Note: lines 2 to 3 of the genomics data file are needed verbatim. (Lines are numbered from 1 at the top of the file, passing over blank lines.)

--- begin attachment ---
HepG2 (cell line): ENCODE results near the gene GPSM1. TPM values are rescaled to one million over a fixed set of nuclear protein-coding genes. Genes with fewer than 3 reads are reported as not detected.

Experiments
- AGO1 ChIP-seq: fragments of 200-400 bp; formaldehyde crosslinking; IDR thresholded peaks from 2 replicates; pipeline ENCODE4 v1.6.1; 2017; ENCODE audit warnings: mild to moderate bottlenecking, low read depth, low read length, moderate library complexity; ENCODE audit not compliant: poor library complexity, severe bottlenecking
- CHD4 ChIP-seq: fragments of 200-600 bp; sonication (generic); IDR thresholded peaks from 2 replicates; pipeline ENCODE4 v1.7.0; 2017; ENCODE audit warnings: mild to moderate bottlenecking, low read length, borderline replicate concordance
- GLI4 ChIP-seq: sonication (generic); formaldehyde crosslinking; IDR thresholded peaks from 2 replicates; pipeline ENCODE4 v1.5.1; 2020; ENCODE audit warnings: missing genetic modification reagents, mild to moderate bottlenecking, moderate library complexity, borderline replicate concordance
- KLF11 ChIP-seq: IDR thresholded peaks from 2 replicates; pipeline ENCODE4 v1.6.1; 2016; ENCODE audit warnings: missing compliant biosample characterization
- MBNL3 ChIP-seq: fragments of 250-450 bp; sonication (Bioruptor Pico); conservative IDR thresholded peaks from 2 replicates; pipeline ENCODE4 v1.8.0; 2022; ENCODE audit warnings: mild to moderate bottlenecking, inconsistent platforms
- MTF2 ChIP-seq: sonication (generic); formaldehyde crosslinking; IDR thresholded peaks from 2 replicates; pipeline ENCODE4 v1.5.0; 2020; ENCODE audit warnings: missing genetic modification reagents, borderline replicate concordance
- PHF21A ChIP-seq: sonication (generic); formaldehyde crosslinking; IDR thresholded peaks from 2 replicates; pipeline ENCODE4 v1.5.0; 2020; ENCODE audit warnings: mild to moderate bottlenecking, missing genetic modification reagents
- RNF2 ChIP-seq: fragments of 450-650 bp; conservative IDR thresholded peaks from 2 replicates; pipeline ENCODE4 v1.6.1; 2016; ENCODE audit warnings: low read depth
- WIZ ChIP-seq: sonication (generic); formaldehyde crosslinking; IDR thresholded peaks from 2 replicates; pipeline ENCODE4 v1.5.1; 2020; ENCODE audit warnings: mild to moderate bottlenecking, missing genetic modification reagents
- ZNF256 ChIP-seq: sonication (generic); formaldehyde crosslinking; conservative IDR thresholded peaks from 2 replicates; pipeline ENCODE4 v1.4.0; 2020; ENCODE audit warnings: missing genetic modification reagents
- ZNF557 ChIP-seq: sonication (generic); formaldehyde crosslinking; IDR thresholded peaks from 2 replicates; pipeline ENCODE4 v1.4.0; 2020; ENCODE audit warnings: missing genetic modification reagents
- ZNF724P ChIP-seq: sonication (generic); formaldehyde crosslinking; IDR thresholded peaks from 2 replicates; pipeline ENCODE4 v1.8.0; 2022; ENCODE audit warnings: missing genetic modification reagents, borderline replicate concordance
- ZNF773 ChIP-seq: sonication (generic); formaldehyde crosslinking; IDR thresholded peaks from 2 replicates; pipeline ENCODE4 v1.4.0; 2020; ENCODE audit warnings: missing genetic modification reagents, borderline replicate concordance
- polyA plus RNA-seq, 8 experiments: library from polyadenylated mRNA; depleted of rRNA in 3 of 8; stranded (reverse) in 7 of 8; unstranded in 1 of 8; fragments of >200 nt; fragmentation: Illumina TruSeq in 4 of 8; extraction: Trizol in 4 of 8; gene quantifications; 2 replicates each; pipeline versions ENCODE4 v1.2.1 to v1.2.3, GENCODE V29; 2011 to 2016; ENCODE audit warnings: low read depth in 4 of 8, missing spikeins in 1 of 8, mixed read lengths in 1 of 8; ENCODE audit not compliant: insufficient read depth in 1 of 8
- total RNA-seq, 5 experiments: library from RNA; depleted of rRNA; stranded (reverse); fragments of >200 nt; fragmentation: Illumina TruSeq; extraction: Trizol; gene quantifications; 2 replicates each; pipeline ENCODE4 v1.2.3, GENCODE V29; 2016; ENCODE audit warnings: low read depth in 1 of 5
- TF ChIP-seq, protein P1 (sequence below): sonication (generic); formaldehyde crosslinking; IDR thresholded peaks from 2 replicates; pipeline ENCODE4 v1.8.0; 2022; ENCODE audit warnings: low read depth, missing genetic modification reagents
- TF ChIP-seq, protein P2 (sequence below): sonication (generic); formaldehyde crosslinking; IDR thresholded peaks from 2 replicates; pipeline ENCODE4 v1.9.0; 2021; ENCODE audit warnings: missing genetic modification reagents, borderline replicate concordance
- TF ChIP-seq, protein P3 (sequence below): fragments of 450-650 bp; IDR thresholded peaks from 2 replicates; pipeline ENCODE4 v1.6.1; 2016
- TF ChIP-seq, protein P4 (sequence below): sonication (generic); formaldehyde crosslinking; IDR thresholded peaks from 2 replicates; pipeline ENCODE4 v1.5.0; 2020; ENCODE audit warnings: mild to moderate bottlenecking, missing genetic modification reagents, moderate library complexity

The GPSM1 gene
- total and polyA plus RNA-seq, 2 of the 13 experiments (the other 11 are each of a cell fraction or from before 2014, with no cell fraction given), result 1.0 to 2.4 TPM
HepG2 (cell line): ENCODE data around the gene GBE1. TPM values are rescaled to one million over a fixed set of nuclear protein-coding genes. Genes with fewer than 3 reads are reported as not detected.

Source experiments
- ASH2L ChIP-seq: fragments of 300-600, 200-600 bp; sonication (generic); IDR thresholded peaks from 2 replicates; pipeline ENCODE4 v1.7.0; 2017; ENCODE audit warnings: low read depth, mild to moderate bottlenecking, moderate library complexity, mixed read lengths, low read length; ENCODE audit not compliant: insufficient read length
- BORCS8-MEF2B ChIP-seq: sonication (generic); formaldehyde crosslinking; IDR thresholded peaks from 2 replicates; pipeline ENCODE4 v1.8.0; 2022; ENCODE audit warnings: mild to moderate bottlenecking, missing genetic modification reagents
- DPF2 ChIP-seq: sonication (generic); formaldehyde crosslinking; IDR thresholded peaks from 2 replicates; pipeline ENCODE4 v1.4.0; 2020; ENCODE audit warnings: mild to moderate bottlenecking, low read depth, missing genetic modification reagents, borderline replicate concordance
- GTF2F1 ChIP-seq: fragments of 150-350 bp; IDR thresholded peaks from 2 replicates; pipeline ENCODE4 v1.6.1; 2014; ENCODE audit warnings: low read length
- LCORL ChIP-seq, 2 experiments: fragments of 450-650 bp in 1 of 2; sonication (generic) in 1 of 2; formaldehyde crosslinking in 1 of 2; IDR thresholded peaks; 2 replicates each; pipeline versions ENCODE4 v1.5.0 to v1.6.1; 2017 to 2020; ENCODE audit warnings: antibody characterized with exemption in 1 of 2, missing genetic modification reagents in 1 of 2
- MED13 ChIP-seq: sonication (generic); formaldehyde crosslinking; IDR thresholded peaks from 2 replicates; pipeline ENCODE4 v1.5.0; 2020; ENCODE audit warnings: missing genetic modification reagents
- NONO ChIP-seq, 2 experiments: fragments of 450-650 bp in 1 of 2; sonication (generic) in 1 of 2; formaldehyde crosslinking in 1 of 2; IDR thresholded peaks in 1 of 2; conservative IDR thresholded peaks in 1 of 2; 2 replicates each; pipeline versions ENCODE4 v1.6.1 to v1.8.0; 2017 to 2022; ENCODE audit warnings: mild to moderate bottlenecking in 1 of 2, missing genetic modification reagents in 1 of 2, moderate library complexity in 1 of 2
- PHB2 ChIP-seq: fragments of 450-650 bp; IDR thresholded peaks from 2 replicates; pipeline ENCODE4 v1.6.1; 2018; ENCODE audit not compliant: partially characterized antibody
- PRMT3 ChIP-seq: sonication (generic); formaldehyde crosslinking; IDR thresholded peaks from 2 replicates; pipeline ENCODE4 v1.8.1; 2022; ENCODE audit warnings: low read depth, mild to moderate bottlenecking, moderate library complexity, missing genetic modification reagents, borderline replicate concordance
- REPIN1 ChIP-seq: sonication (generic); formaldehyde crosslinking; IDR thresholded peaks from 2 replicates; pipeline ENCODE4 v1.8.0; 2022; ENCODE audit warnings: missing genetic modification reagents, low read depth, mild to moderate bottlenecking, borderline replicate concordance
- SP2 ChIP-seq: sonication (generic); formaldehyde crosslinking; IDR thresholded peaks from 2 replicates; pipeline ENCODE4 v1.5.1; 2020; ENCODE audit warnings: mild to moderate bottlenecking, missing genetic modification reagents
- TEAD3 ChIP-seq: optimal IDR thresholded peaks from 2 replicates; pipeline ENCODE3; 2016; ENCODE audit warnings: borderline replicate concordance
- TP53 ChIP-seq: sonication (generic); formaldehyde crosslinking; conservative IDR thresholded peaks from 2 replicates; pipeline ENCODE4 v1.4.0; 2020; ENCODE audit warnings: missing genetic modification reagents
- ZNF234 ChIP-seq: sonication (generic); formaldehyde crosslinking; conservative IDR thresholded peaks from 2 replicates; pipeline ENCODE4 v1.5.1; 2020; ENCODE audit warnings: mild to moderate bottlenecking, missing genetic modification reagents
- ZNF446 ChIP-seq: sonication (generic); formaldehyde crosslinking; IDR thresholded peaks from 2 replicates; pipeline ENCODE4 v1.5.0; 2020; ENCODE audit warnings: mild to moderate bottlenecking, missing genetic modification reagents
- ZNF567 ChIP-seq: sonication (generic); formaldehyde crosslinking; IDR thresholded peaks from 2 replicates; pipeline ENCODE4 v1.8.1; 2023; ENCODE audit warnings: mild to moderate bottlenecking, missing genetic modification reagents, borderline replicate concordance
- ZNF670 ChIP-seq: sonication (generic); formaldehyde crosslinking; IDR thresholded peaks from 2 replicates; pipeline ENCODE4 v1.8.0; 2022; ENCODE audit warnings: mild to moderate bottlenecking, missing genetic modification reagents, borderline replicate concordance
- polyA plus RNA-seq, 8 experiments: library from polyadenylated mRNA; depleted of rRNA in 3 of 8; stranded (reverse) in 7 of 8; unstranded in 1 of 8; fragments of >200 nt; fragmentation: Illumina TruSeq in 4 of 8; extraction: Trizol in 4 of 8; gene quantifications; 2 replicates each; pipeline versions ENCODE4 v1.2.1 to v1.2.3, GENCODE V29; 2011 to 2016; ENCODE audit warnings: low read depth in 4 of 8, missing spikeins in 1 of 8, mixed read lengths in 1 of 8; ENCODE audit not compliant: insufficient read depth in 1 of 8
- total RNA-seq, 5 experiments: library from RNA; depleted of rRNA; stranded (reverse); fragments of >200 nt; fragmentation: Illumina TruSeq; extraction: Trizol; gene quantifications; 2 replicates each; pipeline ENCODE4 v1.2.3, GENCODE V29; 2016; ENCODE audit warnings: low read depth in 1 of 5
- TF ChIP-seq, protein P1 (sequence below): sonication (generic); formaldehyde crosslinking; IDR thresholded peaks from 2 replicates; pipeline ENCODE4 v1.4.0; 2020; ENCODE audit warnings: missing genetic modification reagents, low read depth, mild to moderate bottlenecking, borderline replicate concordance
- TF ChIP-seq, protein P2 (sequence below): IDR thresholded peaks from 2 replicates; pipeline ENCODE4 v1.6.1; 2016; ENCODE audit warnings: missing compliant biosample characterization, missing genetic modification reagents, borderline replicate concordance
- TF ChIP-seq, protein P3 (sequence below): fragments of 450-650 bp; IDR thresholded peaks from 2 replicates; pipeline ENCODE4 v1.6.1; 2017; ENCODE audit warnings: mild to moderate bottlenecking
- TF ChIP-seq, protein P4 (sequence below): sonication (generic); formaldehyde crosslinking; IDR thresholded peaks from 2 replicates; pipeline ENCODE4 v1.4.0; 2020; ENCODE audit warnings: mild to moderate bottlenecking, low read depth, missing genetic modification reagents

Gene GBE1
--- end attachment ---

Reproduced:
Experiments
- AGO1 ChIP-seq: fragments of 200-400 bp; formaldehyde crosslinking; IDR thresholded peaks from 2 replicates; pipeline ENCODE4 v1.6.1; 2017; ENCODE audit warnings: mild to moderate bottlenecking, low read depth, low read length, moderate library complexity; ENCODE audit not compliant: poor library complexity, severe bottlenecking